The story itself is oft-told. Richard Williams was watching television and saw Virginia Ruzici, a Romanian tennis star of the 70s, win a tournament and get a check for $40,000. He decided to have two more daughters and make them into tennis players. He taught himself and his wife to play, sought advice from videotapes, coaches and sports psychologists, and started his new daughters playing when they were three and four-and-a-half. The rest, as they say, is history.
I saw Venus in her first pro competition, which was here in Oakland. She won a round, maybe two, before losing to one of the best players of that period. She was a gangly, happy fifteen-year-old who jumped up and down when she won her first match, but when she lost she was disconsolate. It had, apparently, never occurred to her that she couldn’t be the best the minute she stepped on the court. A year and a half later, she made the finals of the U.S. Open, losing to Hingis. The next day, I happened to see her and her father on a talk show from New York. Her father said something like, “I would rather Venus run track, because she’s never lost a track meet.” He also at that time made a statement which would be quoted widely for years: “Venus is going to be great, but Serena will be better.”
I figured he was just trying to motivate his daughter, but I found his comments abusive. He needed to be building Venus up, not subtly putting her down. I’ve never completely trusted the rivalry between the sisters. I don’t doubt for a second that they’re as loving and close as they appear and claim to be. They’ve had ample time, by now, to go their own ways if they wanted and they haven’t. They continue to live together, play doubles together, root for one another, talk each other up. Serena said today when asked about her sister’s illness, “I can’t put into words how much I care about Venus.”
Venus and Serena seem to have good lives. They’re fabulously wealthy, wildly famous, beautiful, educated. But they are also designer babies. We question the morality of having kids to create a genetic match for a family member who needs a transplant, but what about the morality of having kids to raise their families out of poverty? The Williamses are far from the only ones. Martina Hingis’s mother named her for Martina Navratilova because she was going to be a tennis champion. Tiger Woods’ father put a golf club in his hand before his first birthday. In the book Bounce, Matthew Syed tells the story of Laszlo Polgar, who in the late sixties and early seventies had three daughters to test a theory about chess. Olympic gymnast Dominique Moceanu sued her parents for emancipation when she was 17, after her father squandered $2 million she had earned from competition and endorsements. Danica Patrick’s father has managed her career since she started racing go-karts at ten years old.
In her autobiography, Serena insists no one ever made her play tennis. She wanted to do it, she says, because that’s what you did in her family. I’m sure that’s true. When you’re a little kid, you want nothing more than to do what your older siblings do. Despite all the hype these days about ADD and ADHD, it’s not hard to get kids to practice something over and over and over. In my experience, kids will gladly spend three hours pumping coins into broken video games, sliding down a slide or running back and forth between two trees.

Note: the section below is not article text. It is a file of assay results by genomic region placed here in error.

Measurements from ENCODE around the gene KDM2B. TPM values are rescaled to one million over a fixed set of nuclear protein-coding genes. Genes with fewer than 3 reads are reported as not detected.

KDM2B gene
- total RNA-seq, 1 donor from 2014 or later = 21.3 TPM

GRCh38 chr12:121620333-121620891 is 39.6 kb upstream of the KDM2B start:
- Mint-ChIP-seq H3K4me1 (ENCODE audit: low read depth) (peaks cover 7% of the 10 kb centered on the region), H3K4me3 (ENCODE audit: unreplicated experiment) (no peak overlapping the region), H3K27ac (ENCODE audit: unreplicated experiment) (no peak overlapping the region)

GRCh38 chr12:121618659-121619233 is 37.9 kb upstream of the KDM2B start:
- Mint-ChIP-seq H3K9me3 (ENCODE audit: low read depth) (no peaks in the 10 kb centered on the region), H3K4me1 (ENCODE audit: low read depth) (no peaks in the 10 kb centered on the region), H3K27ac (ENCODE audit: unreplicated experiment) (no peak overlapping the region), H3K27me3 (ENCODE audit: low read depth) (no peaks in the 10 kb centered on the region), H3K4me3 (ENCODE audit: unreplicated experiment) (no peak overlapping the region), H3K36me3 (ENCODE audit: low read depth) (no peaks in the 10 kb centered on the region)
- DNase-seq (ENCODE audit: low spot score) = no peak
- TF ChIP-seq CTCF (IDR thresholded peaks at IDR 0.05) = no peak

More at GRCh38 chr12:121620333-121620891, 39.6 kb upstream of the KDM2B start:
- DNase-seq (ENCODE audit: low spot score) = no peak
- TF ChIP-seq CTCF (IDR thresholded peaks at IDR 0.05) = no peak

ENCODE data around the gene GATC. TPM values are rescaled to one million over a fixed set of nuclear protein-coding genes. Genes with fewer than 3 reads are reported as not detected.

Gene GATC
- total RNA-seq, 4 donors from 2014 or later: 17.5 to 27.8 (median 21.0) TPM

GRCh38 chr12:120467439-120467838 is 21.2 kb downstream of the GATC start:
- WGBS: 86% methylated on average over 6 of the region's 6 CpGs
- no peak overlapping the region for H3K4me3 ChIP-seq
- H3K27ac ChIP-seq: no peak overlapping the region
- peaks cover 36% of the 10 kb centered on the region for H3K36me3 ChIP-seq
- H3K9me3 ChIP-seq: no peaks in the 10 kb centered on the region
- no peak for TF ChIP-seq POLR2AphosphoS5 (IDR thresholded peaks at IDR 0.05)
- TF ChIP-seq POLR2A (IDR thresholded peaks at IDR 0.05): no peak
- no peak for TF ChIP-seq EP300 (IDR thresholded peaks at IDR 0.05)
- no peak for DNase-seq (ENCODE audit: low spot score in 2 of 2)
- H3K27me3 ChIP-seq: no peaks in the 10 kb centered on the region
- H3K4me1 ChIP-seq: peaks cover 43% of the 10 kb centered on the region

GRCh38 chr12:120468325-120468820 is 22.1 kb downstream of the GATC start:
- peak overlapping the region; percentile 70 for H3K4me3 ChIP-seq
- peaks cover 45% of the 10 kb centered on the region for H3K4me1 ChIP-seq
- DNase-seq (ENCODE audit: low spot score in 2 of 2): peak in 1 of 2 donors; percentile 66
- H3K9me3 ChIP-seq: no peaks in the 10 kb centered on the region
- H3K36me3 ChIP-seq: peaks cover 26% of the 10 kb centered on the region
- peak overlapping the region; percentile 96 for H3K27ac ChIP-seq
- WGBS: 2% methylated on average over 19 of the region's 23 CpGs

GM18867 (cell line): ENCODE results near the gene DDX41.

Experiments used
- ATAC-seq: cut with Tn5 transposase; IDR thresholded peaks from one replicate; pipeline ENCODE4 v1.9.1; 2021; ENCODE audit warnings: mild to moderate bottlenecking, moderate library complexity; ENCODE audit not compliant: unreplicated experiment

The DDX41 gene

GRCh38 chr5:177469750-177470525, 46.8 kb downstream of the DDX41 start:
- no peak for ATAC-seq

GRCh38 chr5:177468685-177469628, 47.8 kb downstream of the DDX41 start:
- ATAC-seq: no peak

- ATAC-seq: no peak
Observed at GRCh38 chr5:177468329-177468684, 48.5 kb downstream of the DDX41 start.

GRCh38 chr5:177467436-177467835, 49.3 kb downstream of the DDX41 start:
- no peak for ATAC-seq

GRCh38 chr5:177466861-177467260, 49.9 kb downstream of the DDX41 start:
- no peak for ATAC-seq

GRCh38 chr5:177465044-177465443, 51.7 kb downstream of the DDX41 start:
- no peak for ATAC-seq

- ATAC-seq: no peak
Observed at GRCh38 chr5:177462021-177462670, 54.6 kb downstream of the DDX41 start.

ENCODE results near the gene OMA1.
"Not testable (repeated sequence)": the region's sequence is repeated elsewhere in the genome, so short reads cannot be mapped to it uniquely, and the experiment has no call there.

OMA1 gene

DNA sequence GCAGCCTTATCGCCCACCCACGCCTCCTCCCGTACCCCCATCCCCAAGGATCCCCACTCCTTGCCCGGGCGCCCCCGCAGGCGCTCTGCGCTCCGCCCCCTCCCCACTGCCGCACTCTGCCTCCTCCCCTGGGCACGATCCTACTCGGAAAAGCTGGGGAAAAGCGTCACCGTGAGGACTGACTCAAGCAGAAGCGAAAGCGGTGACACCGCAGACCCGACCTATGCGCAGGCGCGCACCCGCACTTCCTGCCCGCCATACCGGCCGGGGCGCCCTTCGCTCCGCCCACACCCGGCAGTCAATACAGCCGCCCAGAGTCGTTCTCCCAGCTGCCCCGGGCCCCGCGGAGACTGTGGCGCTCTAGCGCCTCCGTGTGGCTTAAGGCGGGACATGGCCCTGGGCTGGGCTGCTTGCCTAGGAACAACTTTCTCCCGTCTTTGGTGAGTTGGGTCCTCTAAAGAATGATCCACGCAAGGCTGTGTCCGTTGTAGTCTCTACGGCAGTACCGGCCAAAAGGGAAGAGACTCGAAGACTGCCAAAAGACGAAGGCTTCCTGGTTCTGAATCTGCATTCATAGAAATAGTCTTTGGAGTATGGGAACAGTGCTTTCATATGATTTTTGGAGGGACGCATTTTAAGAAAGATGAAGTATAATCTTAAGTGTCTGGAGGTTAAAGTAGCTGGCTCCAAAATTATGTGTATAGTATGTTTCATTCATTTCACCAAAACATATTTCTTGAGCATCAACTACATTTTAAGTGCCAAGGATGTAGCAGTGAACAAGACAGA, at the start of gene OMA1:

But there’s a difference between the kid who decides to run back and forth for an hour, and a kid who does it because her parents set up starting blocks and a finish line. Even more difference if the parent or an older sibling times the child with a stopwatch.
In my family, it was religious education that was important, so I wanted to be a star in that arena. My sister learned to read Torah – that is, learned to read the notations for chanting the weekly portions, and to read the archaic Hebrew without vowels – at age 10, so I learned at 9. When my oldest sister decided she wasn’t going to ride in cars on the Sabbath – a custom my family, which was Conservative, did not practice – I did too. No one forced me. At the time, I thought religion was important to me. As an adult, I somewhat reluctantly concluded that it isn’t.
I wasn’t hurt by my religious education, and I don’t regret it. But I also wasn’t supporting my family with it.
Ordinary kids in this country aren’t allowed to work until they’re 16, and then their hours are sharply regulated. The days when tweeners went out to pick strawberries or work in textile factories because their little fingers were more nimble than the grownups’ are supposed to be over – though Michelle Bachman and others want to bring them back (and plenty of immigrant kids work in hidden sweatshops). Yet child athletes can get commercial endorsements and financial backing, even in highly dangerous sports like motocross and snowboarding. On a plane a few years ago, I sat next to a 12-year-old kid who was returning from a motocross competition. He showed me a picture of himself in a sports magazine. He couldn’t even get a driver’s license, but he was being sponsored to jump motorcycles over concrete walls. He’d already had two surgeries.
Richard Williams, along with Earl Woods and Laszlo Polgar and the rest, prove that it’s possible to create a champion. What none of them have proven is that that creates a happy, healthy human being. What Venus seems passionate about is clothing design. It’s the career she chose for herself; tennis was chosen for her before she was born. Maybe it’s time for the designer baby to just be a designer.